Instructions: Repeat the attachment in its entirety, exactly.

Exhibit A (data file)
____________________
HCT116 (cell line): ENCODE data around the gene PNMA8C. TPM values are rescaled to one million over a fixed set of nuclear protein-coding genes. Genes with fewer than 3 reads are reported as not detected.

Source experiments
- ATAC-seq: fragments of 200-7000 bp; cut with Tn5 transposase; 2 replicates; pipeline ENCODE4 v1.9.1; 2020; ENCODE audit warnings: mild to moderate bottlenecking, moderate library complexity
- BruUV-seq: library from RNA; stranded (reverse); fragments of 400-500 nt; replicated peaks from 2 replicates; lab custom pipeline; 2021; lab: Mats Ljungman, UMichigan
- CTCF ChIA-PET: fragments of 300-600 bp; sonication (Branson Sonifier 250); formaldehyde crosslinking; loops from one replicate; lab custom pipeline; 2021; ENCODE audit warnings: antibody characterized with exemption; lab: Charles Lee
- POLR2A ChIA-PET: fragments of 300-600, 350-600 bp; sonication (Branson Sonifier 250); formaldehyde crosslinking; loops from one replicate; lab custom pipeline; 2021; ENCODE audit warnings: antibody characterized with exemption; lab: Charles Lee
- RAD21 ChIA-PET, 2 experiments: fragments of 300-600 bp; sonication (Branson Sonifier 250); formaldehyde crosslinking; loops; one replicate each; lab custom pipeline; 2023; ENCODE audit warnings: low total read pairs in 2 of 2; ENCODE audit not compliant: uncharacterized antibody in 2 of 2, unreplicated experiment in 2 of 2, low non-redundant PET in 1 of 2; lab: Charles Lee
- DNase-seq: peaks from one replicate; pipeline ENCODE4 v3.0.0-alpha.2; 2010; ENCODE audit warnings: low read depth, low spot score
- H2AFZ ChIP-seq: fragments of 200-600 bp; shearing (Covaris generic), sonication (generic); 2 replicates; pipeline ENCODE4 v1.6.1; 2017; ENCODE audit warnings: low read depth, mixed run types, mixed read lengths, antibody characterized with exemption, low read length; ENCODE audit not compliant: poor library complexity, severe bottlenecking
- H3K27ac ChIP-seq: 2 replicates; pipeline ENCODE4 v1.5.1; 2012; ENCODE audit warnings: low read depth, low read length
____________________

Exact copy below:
HCT116 (cell line): ENCODE data around the gene PNMA8C. TPM values are rescaled to one million over a fixed set of nuclear protein-coding genes. Genes with fewer than 3 reads are reported as not detected.

Source experiments
- ATAC-seq: fragments of 200-7000 bp; cut with Tn5 transposase; 2 replicates; pipeline ENCODE4 v1.9.1; 2020; ENCODE audit warnings: mild to moderate bottlenecking, moderate library complexity
- BruUV-seq: library from RNA; stranded (reverse); fragments of 400-500 nt; replicated peaks from 2 replicates; lab custom pipeline; 2021; lab: Mats Ljungman, UMichigan
- CTCF ChIA-PET: fragments of 300-600 bp; sonication (Branson Sonifier 250); formaldehyde crosslinking; loops from one replicate; lab custom pipeline; 2021; ENCODE audit warnings: antibody characterized with exemption; lab: Charles Lee
- POLR2A ChIA-PET: fragments of 300-600, 350-600 bp; sonication (Branson Sonifier 250); formaldehyde crosslinking; loops from one replicate; lab custom pipeline; 2021; ENCODE audit warnings: antibody characterized with exemption; lab: Charles Lee
- RAD21 ChIA-PET, 2 experiments: fragments of 300-600 bp; sonication (Branson Sonifier 250); formaldehyde crosslinking; loops; one replicate each; lab custom pipeline; 2023; ENCODE audit warnings: low total read pairs in 2 of 2; ENCODE audit not compliant: uncharacterized antibody in 2 of 2, unreplicated experiment in 2 of 2, low non-redundant PET in 1 of 2; lab: Charles Lee
- DNase-seq: peaks from one replicate; pipeline ENCODE4 v3.0.0-alpha.2; 2010; ENCODE audit warnings: low read depth, low spot score
- H2AFZ ChIP-seq: fragments of 200-600 bp; shearing (Covaris generic), sonication (generic); 2 replicates; pipeline ENCODE4 v1.6.1; 2017; ENCODE audit warnings: low read depth, mixed run types, mixed read lengths, antibody characterized with exemption, low read length; ENCODE audit not compliant: poor library complexity, severe bottlenecking
- H3K27ac ChIP-seq: 2 replicates; pipeline ENCODE4 v1.5.1; 2012; ENCODE audit warnings: low read depth, low read length